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Jose Regino Perez-Polo
Cornell Engineer, Biophysicist- But Humanitarian First!

By Carol Bender

Jose Regino Perez-Polo

"At the end of the day" Regino Perez-Polo can say he spent his life serving humanity.
After speaking with Regino about his life and work I was left wondering where he finds the time to fit in all that he does each day.

His story in America begins in 1960 when he and his family left Cuba to settle in Miami. He then attended a private high school, the experimental Windson Mt. School run by émigrés from Nazi Germany and Communist Eastern Europe in Lenox, Massachussets, as a prelude to enrolling in the College of Engineering, Cornell – class of 1965 on a scholarship. He earned his Bachelors and Masters Degrees in Engineering at Cornell, but realized that Engineering wasn’t what most piqued his interest.

While at Cornell, Regino did volunteer work at Willard Straight Hospital for the mentally retarded. Seeking an active social life, he decided that volunteering was a great way to meet girls who would also be working there. He enjoyed teaching the residents and was struck by the glow in their eyes as he worked with them. Thus was born his interest in the brain and how it functioned.

With Students from France, Germany

Somewhere in the recesses of my mind I know that academicians are supposed to do research. But nothing prepared me for the vast scope or importance of Regino’s research and activities.

Regino is working on several problems. One field of research deals with the problem of minimizing brain cell injury from closed head trauma – an urgent issue affecting our soldiers and civilians. Even an "innocuous" fall in the bathtub or on the ice can lead to serious permanent brain damage. It is estimated that 130,000 – 350,000 young men and women will return from combat with this injury. To call them "Traumatic Brain Injuries" often doesn't begin to describe the changes in peoples' personalities. These changes may be mild affecting the ability to lead a "normal" life or be so severe that the injured person can’t even be a minimally functioning spouse, parent, son, daughter. At the molecular level Regino studies ways to reduce brain inflammation (tissue swelling and injury in a closed space – the skull - causing pressure on healthy cells "crushing" additional brain cell to death). Rather than having to use steroids he is trying to find decoys to reduce the inflammatory response to injury at the molecular level. Regino has secured a large number of government (our tax dollars put to good use) and private grants for his research.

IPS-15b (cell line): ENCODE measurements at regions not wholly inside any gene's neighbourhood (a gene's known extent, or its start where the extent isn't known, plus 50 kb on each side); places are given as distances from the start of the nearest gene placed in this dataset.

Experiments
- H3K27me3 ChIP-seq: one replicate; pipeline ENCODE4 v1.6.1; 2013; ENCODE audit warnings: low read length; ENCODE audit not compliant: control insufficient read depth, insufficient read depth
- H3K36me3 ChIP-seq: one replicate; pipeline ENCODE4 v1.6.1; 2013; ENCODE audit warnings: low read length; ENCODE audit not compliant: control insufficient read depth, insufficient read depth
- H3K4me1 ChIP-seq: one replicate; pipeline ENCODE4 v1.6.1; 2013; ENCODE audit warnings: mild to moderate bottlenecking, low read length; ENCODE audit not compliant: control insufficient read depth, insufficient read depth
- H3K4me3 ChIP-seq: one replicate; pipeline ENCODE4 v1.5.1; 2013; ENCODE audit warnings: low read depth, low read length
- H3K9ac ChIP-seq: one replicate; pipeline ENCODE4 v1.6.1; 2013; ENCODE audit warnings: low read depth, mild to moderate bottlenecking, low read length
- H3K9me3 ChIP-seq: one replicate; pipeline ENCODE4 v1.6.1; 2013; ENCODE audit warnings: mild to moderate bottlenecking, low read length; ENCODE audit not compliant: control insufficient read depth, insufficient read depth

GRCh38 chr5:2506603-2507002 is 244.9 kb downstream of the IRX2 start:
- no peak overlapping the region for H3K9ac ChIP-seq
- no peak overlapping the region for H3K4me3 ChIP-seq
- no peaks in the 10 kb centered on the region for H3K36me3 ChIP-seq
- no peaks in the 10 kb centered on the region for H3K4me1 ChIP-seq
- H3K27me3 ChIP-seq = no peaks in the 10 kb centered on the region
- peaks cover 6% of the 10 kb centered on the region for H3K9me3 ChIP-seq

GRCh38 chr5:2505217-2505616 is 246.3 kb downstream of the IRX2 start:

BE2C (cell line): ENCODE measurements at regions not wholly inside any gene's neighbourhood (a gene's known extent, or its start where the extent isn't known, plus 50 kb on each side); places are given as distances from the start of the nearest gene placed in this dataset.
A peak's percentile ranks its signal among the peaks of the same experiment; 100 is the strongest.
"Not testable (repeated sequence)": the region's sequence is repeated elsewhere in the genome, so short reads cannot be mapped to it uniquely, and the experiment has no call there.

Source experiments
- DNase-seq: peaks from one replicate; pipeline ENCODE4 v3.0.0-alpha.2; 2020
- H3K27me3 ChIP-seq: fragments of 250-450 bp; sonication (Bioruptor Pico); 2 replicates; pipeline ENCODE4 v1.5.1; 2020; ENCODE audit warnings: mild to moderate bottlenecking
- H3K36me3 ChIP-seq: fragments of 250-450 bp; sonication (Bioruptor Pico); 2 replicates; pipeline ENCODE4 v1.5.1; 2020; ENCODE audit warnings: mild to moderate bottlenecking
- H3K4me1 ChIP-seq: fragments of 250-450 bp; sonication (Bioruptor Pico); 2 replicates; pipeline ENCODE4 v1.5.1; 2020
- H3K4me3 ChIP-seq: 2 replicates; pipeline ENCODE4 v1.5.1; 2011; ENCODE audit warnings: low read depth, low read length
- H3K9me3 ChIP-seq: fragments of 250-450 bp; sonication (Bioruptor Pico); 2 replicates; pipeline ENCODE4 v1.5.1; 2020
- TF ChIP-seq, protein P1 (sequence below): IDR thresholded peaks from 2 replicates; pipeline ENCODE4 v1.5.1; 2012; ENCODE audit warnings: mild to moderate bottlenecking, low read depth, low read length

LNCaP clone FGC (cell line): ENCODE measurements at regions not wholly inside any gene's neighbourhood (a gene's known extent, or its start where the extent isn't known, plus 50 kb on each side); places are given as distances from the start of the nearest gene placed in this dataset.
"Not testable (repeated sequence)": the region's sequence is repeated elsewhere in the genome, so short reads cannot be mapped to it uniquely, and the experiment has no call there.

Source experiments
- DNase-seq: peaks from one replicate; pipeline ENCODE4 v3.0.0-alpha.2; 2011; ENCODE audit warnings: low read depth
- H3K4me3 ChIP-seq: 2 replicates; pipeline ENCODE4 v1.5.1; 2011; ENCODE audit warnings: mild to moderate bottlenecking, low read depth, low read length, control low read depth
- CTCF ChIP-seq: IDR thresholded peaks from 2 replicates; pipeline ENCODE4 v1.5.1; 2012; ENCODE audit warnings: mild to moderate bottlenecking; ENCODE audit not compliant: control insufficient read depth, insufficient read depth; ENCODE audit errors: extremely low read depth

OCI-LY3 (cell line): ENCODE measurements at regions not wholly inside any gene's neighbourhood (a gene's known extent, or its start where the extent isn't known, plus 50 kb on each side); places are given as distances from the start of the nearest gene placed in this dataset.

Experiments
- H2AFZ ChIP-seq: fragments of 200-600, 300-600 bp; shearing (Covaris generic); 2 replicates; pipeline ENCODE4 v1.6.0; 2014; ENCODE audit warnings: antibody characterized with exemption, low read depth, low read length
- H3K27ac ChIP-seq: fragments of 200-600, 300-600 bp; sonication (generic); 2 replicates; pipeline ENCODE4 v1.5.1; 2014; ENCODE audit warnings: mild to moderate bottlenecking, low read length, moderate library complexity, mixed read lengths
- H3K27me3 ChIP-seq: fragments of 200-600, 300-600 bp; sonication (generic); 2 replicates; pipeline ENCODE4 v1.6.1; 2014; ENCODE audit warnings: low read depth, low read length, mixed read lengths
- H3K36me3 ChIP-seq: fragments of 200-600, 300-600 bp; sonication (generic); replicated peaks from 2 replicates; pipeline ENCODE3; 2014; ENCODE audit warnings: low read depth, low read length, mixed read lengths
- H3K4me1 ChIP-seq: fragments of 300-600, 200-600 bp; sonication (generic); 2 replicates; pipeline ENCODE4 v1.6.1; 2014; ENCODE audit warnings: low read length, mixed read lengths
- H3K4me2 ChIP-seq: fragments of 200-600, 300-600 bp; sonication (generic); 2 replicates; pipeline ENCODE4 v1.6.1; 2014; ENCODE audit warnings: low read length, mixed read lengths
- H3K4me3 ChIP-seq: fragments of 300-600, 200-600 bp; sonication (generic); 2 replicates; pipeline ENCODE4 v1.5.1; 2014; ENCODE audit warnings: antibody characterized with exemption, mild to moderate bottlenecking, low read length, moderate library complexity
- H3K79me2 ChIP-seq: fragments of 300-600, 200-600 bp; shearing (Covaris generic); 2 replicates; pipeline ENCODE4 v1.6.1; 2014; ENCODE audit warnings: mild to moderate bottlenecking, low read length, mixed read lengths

Symposium at the Breakers

At the other end of the spectrum of life – birth, Regino is researching several problems affecting the newborn. This research is exploring ways to minimize or prevent brain injury and other damage for low birth weight infants (premature babies). Add research for the pain of spinal cord injuries, research for the treatment of burns including studies using fetal membrane tissue to cover open wounds, studies on the effects of aging on the molecular response to stress, cell death mechanisms, and more – all at the molecular level (gene transfer/DNA level) and you get some idea of Regino’s "day job" for the past 30 plus years.

That’s only the beginning – chair, consultant, and participant of world conferences, committees, international institutes and societies, NATO committees, and invited lecturer with the world as his stage – from Mexico, to France, Germany, Italy, Russia and other venues for over 25 years. Throw in all the myriad of "in house" commitments that a faculty chairmanship requires and prolific amounts of research publications. In addition he is editor of the International Journal of Developmental Neuroscience.

Lab Xmas Party

Of particular pride to Regino is many years of work worldwide mentoring young men and women - particularly third world countries, to encourage new scientists, harnessing scientific minds that might otherwise go untapped. He works with others in Australia, Eastern and Western Europe, (Bulgaria, Estonia, Hungary, East Germany), Central America, South America, Asia, and Latin America. This is done through summer and other programs.

Is that it? No. His home was destroyed September 13 last year by Hurricane Ike and then vandalized. He and his wife of 34 years Karin Werrbach-Perez (he did manage to meet women) are living in the house and supervising the restoration. In addition Karin runs his lab. On the social front Regino and his wife enjoy his two daughters (from his first marriage) and seven grandchildren. He also stays in contact with friends form Cornell.

Lab pictures

I will conclude as I started: "At the end of the day" Regino Perez-Polo can say he spent his life serving humanity.

Cornell and the Class of ’65 are honored to count you among its graduates!